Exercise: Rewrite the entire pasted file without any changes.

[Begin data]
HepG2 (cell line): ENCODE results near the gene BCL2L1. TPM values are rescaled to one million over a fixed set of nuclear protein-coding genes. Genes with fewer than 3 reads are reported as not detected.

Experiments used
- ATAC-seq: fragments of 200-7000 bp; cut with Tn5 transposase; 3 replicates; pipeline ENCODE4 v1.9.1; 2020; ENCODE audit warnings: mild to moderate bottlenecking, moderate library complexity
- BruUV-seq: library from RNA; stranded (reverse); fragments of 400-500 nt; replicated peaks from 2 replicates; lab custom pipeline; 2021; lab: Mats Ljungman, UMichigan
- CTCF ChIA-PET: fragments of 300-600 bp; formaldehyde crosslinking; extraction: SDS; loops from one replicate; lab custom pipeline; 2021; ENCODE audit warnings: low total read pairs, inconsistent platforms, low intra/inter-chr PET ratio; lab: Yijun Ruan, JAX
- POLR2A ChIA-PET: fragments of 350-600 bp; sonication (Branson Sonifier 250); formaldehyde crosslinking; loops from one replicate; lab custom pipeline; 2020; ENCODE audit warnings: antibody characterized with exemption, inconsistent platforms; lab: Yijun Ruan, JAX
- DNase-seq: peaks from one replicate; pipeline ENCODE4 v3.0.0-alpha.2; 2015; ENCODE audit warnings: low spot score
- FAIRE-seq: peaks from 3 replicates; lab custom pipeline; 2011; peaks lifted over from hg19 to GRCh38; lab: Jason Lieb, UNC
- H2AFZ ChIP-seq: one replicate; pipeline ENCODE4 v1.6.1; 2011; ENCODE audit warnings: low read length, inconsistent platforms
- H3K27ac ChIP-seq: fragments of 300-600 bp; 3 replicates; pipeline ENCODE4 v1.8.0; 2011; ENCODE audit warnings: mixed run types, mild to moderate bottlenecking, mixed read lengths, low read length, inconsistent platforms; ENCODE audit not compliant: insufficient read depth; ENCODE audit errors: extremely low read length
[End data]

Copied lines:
HepG2 (cell line): ENCODE results near the gene BCL2L1. TPM values are rescaled to one million over a fixed set of nuclear protein-coding genes. Genes with fewer than 3 reads are reported as not detected.

Experiments used
- ATAC-seq: fragments of 200-7000 bp; cut with Tn5 transposase; 3 replicates; pipeline ENCODE4 v1.9.1; 2020; ENCODE audit warnings: mild to moderate bottlenecking, moderate library complexity
- BruUV-seq: library from RNA; stranded (reverse); fragments of 400-500 nt; replicated peaks from 2 replicates; lab custom pipeline; 2021; lab: Mats Ljungman, UMichigan
- CTCF ChIA-PET: fragments of 300-600 bp; formaldehyde crosslinking; extraction: SDS; loops from one replicate; lab custom pipeline; 2021; ENCODE audit warnings: low total read pairs, inconsistent platforms, low intra/inter-chr PET ratio; lab: Yijun Ruan, JAX
- POLR2A ChIA-PET: fragments of 350-600 bp; sonication (Branson Sonifier 250); formaldehyde crosslinking; loops from one replicate; lab custom pipeline; 2020; ENCODE audit warnings: antibody characterized with exemption, inconsistent platforms; lab: Yijun Ruan, JAX
- DNase-seq: peaks from one replicate; pipeline ENCODE4 v3.0.0-alpha.2; 2015; ENCODE audit warnings: low spot score
- FAIRE-seq: peaks from 3 replicates; lab custom pipeline; 2011; peaks lifted over from hg19 to GRCh38; lab: Jason Lieb, UNC
- H2AFZ ChIP-seq: one replicate; pipeline ENCODE4 v1.6.1; 2011; ENCODE audit warnings: low read length, inconsistent platforms
- H3K27ac ChIP-seq: fragments of 300-600 bp; 3 replicates; pipeline ENCODE4 v1.8.0; 2011; ENCODE audit warnings: mixed run types, mild to moderate bottlenecking, mixed read lengths, low read length, inconsistent platforms; ENCODE audit not compliant: insufficient read depth; ENCODE audit errors: extremely low read length